As a homeowner undertaking a renovation project on your property, you may or may not be aware that the title to your property could become encumbered by a construction lien. Construction liens can create serious problems when you want to sell or mortgage your property. They also can affect your credit rating. Construction liens are a very complex and technical area of law. These actions are governed by the Construction Lien Act and have many different requirements than any other court action. If you find yourself in a construction lien dispute, you should speak to a lawyer with experience in construction liens to help you deal with the situation and avoid any possible costs and delays.
What is a Construction Lien?
A lien is a security interest registered against the title to real property by a person who supplied labour or materials to your property. It can prevent you from selling or re-financing your property. It can also be a threat to your current mortgage, and your current mortgage may even have a provision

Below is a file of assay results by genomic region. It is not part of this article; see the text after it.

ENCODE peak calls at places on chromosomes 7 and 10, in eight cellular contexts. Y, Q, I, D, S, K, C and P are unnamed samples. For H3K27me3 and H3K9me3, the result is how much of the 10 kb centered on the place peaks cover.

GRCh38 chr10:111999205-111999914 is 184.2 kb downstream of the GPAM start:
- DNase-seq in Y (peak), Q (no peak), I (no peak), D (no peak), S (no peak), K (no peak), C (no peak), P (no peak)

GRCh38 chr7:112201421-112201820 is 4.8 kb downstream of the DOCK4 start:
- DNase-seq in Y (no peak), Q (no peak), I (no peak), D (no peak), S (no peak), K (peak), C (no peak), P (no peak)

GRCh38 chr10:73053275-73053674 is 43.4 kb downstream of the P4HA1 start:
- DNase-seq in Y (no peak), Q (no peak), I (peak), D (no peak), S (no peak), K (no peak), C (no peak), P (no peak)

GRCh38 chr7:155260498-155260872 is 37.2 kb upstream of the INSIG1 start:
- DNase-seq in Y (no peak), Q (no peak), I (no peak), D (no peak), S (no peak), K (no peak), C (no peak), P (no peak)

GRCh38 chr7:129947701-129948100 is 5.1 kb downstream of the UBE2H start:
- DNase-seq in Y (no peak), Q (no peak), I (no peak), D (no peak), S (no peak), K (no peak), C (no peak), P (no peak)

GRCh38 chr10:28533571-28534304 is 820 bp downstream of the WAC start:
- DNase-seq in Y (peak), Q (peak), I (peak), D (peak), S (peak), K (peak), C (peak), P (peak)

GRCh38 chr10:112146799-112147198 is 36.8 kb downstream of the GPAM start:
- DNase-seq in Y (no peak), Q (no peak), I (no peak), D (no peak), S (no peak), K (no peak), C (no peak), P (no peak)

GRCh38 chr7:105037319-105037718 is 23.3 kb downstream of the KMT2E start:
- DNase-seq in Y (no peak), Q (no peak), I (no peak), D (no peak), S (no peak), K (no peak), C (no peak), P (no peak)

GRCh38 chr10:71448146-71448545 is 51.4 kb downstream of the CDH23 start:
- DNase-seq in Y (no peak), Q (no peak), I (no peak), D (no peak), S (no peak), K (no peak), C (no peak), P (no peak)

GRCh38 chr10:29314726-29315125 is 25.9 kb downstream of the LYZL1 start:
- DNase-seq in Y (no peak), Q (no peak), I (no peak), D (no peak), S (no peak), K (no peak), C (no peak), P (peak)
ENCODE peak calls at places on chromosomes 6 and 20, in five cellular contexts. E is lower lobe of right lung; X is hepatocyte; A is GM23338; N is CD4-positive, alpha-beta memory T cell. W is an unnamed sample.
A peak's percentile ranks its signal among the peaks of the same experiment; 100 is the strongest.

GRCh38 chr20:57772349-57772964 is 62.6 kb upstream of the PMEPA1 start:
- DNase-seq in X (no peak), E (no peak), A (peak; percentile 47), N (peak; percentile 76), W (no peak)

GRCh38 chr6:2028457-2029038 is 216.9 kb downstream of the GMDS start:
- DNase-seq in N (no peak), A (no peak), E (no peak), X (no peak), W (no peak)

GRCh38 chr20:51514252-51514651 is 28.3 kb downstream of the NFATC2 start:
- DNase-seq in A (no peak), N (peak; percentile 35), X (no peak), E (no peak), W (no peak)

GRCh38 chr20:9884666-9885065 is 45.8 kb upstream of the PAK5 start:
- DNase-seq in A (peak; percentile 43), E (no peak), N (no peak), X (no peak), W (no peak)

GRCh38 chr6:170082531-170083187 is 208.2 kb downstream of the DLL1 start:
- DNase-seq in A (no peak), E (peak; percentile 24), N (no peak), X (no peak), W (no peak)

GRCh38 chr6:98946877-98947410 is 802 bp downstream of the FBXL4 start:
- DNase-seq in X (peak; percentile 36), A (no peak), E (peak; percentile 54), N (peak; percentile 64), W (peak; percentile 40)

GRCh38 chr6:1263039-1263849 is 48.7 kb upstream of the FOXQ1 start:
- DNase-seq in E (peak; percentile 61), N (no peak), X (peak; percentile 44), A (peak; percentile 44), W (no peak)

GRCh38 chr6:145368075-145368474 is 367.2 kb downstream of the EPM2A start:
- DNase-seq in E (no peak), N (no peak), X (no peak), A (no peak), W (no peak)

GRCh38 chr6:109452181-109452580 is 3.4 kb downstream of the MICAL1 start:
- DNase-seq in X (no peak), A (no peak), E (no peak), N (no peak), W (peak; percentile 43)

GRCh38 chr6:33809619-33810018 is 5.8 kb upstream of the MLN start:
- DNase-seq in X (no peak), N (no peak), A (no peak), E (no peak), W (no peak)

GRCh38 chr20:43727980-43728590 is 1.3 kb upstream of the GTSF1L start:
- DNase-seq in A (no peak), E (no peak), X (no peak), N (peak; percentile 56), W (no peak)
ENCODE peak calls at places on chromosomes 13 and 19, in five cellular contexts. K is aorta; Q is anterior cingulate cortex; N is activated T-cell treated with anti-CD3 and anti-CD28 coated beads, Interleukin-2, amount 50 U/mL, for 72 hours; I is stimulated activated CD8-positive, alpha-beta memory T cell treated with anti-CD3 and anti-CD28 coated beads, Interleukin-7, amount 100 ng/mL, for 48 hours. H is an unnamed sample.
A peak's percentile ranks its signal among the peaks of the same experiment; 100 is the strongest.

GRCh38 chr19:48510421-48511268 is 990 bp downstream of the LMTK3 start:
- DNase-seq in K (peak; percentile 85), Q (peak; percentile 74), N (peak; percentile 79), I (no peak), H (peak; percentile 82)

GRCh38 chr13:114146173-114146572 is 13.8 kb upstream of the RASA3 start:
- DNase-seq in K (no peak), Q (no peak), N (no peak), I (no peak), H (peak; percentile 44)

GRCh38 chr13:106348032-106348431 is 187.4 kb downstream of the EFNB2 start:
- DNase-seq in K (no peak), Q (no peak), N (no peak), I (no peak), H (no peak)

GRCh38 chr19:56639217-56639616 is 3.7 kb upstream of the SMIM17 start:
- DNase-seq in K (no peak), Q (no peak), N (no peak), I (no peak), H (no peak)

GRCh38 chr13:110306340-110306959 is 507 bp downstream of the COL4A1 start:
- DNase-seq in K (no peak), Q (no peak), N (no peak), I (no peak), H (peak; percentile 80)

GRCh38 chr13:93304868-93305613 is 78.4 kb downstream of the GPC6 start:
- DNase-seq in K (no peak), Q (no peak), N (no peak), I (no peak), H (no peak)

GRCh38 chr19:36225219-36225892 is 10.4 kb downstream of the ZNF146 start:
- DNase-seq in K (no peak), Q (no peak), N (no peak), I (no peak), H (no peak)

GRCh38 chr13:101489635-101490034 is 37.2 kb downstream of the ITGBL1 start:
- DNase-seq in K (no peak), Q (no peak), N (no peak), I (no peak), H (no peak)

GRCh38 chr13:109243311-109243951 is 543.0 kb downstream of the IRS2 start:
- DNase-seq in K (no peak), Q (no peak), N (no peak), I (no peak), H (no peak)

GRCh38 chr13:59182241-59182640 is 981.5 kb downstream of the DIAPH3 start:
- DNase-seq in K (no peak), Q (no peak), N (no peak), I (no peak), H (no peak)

When a client thinks of hiring legal counsel to work on his or her behalf, thoughts of a lawyer in court objecting with conviction to everything said by the opposing party may come to mind. Hollywood movies such as The Rainmaker, A Few Good Men and many others would lead one to believe that this is “good advocacy.”
In reality, over 90% of cases in Ontario’s civil court system never make it to trial. This not only means that lawyers in Ontario have found ways to settle disputes outside of court, but it also means that lawyers across the province have suffered from a gradual decline in opportunities to be told by witnesses that they “can’t handle the truth.”
One of the tools often used to settle disputes out of court is mediation. Mediation is a consensual meeting between all of the interested parties in a dispute and a neutral third-party known as a “mediator.” The mediator is not a judge and has no power to ultimately decide or rule on the matter. Instead,